Anger abounds in Lebanon following Tuesday's massive blast in Beirut's port that killed 154 people and injured 5,000 as it's become increasingly clear that the catastrophe stemmed from governmental neglect and mismanagement of 2,750 tons of ammonium nitrate stored in a warehouse for years. The Lebanese people's frustration with the country's political class is not new, however. For months before the explosion, protesters took to the street to demonstrate against corruption in the government and a severe economic crisis in the country. Now, some are looking abroad for help.
One university student, Celine Dibo, told Reuters she wished "the United Nations would take over Lebanon," while psychologist Maryse Hayek said "I hope another country would just take us over." Indeed, more than 60,000 people have signed a petition asking France to restore the mandate it held between 1920 and 1946. But critics have pushed back against the idea.
French President Emmanuel Macron — who himself has dismissed the idea he could "substitute" for Lebanese leaders — has received praise for visiting the country during the aftermath, promising aid, and even bringing the heads of Lebanon's divided political factions into the same room. But the French president has also been criticized for seeking a way to restore French influence over Lebanon and patronizing the politicians, The Associated Press reports, with one university student in Beirut wondering how Macron is "giving advice to us" when he "hasn't resolved issues with his country."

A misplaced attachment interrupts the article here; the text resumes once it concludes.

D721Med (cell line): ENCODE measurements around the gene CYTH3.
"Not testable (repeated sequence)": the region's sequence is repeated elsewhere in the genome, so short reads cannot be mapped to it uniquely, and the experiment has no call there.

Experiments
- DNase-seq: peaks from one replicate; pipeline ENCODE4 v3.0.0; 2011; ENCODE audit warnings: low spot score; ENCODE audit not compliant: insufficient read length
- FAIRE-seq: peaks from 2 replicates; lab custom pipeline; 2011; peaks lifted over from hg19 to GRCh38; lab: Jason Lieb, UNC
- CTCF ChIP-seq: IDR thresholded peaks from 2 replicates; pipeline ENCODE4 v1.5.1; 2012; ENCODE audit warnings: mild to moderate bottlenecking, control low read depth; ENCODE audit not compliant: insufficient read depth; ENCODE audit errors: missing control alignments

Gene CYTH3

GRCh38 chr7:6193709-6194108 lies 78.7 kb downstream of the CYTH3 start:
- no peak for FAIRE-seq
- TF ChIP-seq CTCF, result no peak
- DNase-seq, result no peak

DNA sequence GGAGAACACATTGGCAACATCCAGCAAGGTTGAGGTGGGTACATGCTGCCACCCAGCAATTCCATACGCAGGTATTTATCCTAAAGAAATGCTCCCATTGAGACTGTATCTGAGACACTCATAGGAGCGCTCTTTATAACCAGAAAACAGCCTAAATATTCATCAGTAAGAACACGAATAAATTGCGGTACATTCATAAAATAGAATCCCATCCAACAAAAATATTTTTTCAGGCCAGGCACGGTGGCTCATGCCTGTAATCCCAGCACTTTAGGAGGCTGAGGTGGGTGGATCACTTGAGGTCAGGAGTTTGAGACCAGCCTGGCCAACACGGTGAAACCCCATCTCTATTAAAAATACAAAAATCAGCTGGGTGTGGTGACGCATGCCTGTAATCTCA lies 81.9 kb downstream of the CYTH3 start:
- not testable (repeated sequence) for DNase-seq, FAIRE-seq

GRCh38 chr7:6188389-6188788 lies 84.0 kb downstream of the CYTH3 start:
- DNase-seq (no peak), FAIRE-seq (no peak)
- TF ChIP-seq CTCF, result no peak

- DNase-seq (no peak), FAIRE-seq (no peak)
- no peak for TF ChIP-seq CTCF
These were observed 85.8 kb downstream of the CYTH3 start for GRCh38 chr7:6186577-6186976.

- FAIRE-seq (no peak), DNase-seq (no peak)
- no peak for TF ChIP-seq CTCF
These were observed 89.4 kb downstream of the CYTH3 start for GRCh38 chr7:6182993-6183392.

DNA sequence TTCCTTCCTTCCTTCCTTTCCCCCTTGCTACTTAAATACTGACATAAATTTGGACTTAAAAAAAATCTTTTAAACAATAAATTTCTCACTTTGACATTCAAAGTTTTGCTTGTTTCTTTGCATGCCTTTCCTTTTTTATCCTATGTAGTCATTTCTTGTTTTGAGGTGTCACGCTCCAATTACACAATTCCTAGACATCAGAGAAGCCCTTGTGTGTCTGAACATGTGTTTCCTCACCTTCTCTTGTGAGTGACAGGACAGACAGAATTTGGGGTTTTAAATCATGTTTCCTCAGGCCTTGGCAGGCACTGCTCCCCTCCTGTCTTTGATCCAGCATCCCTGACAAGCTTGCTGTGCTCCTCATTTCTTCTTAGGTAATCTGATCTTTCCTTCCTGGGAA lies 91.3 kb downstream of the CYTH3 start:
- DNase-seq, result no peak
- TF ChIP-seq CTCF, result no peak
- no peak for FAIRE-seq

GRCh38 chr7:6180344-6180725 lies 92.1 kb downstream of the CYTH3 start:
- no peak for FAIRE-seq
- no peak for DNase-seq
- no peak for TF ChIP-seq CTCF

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Jack Lang, a former French government official told AP that France's position is difficult — ultimately, he said, France is "walking on the edge of precipice" when it comes to Lebanon, adding that "we have to aid, support, and encourage the Lebanese people, but at the same time not give the impression that we want to establish a new protectorate, which would be completely stupid." Read more at Reuters and The Associated Press.
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